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POLITICS: PennAve

Darrell Issa, Elijah Cummings smackdown continues over contempt accusation against IRS official

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Politics,Congress,Susan Ferrechio,Tea Party,IRS,Darrell Issa,PennAve,Elijah Cummings,Lois Lerner

The Republican House Oversight chairman argued in a scathing letter to the leading Democrat on his panel Friday that the pursuit of contempt charges against former IRS official Lois G. Lerner is justified.

House Oversight and Government Reform Committee Chairman Darrell Issa's letter to Elijah Cummings, of Maryland, rejected a claim made this week by Cummings that the panel had no right to pursue contempt charges against Lerner because it had not officially rejected her claim against self-incrimination.

Issa also criticized Cummings' recent public takedown of the chairman over the Lerner matter, calling him, “an obstacle to effective Congressional oversight," and a “defense counsel for Lerner and others who act to deprive Americans of their constitutionally-guaranteed rights.”

Lerner invoked the Fifth Amendment when she refused on two occasions to testify before the panel about her involvement in the IRS' additional scrutiny of Tea Party groups seeking tax-exempt status.

Cummings has argued that the GOP’s pursuit of a contempt charge against Lerner is politically driven and lacks legal standing.

The top Democrat on the panel reacted angrily at a March 5 hearing when Issa refused to allow Cummings to respond to Issa's criticism of Lerner after she refused to testify for a second time.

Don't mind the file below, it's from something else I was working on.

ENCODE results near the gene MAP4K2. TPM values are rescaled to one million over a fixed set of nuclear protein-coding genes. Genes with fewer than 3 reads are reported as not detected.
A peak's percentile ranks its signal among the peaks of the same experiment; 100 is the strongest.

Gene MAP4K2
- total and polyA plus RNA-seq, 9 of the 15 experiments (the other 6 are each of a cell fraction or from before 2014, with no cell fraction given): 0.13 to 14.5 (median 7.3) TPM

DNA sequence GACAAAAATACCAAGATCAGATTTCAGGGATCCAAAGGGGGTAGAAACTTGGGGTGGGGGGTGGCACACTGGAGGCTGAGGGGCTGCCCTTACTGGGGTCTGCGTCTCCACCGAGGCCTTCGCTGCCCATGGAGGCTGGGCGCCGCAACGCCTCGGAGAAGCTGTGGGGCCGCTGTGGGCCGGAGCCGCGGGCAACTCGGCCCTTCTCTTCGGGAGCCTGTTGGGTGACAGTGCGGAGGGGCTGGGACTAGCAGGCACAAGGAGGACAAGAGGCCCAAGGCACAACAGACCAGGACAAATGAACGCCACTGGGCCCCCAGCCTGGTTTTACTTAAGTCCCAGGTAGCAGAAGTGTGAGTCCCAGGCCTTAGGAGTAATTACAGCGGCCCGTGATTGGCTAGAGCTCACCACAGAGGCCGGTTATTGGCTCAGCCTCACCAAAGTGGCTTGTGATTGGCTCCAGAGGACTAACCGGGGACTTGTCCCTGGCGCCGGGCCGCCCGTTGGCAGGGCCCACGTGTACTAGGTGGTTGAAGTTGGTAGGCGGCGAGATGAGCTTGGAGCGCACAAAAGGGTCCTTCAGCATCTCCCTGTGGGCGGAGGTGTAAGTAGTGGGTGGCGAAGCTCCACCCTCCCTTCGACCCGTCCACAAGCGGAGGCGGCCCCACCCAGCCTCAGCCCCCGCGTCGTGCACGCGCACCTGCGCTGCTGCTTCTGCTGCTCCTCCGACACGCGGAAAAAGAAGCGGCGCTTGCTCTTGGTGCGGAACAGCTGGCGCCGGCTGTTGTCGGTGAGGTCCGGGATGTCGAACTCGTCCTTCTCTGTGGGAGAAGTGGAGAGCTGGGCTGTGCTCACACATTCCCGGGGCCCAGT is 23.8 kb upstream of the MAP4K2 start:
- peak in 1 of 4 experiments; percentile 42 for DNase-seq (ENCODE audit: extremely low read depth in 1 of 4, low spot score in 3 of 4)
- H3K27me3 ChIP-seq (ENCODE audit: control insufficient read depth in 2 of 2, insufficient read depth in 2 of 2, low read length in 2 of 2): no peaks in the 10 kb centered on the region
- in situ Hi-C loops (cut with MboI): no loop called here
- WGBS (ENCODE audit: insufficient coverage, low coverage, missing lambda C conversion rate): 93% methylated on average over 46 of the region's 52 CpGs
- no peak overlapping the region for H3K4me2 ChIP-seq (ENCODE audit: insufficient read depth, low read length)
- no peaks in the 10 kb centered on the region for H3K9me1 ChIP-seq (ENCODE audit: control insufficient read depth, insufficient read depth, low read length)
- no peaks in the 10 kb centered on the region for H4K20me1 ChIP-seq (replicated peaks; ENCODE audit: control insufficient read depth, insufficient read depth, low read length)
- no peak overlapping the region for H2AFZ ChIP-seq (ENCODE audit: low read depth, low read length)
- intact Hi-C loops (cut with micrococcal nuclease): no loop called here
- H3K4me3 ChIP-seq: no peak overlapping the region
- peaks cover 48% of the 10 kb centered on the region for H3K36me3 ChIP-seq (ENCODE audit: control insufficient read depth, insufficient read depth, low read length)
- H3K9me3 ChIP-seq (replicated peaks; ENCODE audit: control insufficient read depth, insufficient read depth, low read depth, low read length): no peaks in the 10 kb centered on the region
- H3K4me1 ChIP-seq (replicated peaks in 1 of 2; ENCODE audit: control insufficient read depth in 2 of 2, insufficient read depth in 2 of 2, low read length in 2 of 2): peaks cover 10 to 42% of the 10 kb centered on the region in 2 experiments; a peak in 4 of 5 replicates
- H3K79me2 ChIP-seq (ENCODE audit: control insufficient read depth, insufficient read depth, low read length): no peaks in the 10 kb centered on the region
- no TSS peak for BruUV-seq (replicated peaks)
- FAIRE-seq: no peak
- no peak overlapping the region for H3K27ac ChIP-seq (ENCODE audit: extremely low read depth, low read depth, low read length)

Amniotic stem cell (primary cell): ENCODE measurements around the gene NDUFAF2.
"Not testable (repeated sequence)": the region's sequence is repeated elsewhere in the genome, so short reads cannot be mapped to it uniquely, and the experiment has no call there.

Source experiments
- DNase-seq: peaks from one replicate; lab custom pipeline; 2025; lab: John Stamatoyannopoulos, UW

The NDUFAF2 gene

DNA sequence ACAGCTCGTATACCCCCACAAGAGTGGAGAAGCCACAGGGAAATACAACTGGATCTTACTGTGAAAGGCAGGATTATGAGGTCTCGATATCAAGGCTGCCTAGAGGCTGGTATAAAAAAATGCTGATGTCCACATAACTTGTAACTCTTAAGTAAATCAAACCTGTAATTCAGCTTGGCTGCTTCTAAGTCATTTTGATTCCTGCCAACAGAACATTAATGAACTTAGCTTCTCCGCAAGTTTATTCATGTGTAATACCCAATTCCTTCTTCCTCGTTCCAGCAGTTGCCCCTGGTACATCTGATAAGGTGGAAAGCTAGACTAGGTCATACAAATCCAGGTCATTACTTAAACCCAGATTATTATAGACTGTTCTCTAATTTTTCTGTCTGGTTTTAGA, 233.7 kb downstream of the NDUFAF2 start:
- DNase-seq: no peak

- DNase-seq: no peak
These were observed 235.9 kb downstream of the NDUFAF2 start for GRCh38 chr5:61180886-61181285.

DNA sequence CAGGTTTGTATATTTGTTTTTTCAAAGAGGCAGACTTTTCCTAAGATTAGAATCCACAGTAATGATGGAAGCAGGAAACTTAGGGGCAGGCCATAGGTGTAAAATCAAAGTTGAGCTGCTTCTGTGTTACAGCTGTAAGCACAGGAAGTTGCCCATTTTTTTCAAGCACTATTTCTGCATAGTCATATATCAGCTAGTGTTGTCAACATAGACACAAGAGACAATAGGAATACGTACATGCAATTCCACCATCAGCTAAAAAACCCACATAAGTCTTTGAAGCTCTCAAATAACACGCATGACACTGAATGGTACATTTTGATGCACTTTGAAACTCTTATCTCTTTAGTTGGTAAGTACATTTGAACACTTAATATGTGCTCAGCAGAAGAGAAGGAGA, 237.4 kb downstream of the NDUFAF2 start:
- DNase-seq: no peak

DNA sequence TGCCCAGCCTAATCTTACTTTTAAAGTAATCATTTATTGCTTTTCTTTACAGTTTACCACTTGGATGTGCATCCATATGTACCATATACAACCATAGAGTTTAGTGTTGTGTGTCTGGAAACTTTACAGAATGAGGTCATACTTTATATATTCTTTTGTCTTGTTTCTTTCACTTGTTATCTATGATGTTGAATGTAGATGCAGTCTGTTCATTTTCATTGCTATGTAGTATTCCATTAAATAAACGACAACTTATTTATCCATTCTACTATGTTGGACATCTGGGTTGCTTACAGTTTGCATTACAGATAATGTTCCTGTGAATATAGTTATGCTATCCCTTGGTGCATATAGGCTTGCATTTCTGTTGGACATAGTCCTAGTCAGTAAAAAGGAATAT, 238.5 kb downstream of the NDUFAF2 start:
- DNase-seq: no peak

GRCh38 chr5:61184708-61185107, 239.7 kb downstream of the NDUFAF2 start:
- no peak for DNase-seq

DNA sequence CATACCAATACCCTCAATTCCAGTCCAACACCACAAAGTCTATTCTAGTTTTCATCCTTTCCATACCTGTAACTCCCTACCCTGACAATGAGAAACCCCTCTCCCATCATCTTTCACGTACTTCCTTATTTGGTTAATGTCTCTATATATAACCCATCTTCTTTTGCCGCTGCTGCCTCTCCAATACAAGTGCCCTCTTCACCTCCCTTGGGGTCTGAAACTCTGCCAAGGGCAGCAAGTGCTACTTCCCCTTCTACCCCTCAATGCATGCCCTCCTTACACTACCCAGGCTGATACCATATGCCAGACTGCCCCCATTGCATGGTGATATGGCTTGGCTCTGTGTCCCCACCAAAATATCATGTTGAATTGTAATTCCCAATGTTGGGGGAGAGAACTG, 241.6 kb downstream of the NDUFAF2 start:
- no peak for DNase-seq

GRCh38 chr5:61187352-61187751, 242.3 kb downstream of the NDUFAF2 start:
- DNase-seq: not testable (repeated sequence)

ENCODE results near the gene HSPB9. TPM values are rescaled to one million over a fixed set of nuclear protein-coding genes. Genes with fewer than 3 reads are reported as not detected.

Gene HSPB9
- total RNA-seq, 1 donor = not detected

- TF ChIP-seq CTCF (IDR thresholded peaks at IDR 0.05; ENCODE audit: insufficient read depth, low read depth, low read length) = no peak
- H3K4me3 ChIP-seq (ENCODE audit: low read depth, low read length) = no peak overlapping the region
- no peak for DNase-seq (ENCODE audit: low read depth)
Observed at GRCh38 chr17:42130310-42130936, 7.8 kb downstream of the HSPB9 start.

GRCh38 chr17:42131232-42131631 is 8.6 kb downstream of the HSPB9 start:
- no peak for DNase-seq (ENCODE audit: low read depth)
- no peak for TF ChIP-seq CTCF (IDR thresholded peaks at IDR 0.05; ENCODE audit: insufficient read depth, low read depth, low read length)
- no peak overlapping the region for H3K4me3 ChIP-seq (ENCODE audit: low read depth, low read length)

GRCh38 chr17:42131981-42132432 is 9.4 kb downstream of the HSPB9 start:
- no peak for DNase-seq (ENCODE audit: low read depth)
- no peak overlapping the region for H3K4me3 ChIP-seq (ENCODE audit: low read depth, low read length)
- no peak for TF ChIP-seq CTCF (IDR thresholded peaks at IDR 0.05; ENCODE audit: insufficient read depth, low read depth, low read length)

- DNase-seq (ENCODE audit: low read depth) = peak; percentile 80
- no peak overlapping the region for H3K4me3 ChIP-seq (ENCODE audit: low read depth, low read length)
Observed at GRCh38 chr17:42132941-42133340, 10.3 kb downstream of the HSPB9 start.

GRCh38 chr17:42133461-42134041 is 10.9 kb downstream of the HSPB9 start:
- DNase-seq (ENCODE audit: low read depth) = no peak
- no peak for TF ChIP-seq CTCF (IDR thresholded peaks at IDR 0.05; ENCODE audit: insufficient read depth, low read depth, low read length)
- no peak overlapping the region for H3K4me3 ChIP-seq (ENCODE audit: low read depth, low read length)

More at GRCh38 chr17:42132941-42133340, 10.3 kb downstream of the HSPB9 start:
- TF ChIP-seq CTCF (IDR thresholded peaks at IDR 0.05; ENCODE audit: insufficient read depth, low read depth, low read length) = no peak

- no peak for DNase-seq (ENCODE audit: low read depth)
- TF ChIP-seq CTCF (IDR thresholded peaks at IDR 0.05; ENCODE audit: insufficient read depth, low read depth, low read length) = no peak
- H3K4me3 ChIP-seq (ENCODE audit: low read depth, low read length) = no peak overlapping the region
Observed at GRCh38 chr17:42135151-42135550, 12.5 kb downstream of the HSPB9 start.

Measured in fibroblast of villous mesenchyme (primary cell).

On March 12, Cummings sent a letter to House Speaker John Boehner, R-Ohio, making his case against Issa.

On Friday, Issa responded, taking a personal jab at Cummings along the way.

“Even though the White House helped orchestrate your ascension as ranking member,” Issa wrote, referring to reports that Democratic leaders allowed Cummings to leapfrog a more senior lawmaker on the advice of the Obama administration, “I have encouraged you to subordinate your political loyalties to the institutional interests of the Committee and the House, especially in cases like this where obstructing the committee’s work risks permanently disadvantaging Congress in its interactions with the executive branch.”

Cummings, in his letter to Boehner last week, said constitutional law experts concluded Issa committed a “fatal error” at the end of the March 5 hearing by following the rules required to hold a person in contempt of Congress.

Cummings gave the Washington Examiner a response to the Issa letter:

“Not two, but seven independent Constitutional law experts have now concluded that Chairman Issa botched the contempt proceedings. The Chairman’s letter today provides no House Counsel memo or opinion, even though he and Speaker Boehner claimed they had one this week, and it cites no experts who support his inaccurate view of the Constitution and the law. The entire country has now seen firsthand how Chairman Issa runs this Committee in violation of House Rules, and no reasonable person would accept his legal views over those of the United States Supreme Court. Contrary to Chairman Issa’s accusations, we are not defending Lois Lerner or her actions — we are defending the Constitution and the rights it guarantees to all Americans.”

Issa contents that the committee made it clear to Lerner that they believed she had waived her Fifth Amendment right to remain silent when she delivered testimony in her own defense at an Oversight hearing last year. Issa said the press also reported the committee vote rejecting her Fifth Amendment claim.

“Accordingly, it is facially unreasonable for you and your lawyers and your consultants to now claim that “at no stage in this proceeding did the witness receive the requisite clear rejections of her constitutional objections,” he said.

Darrell Issa's letter to Elijah Cummings

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Susan Ferrechio

Chief Congressional Correspondent
The Washington Examiner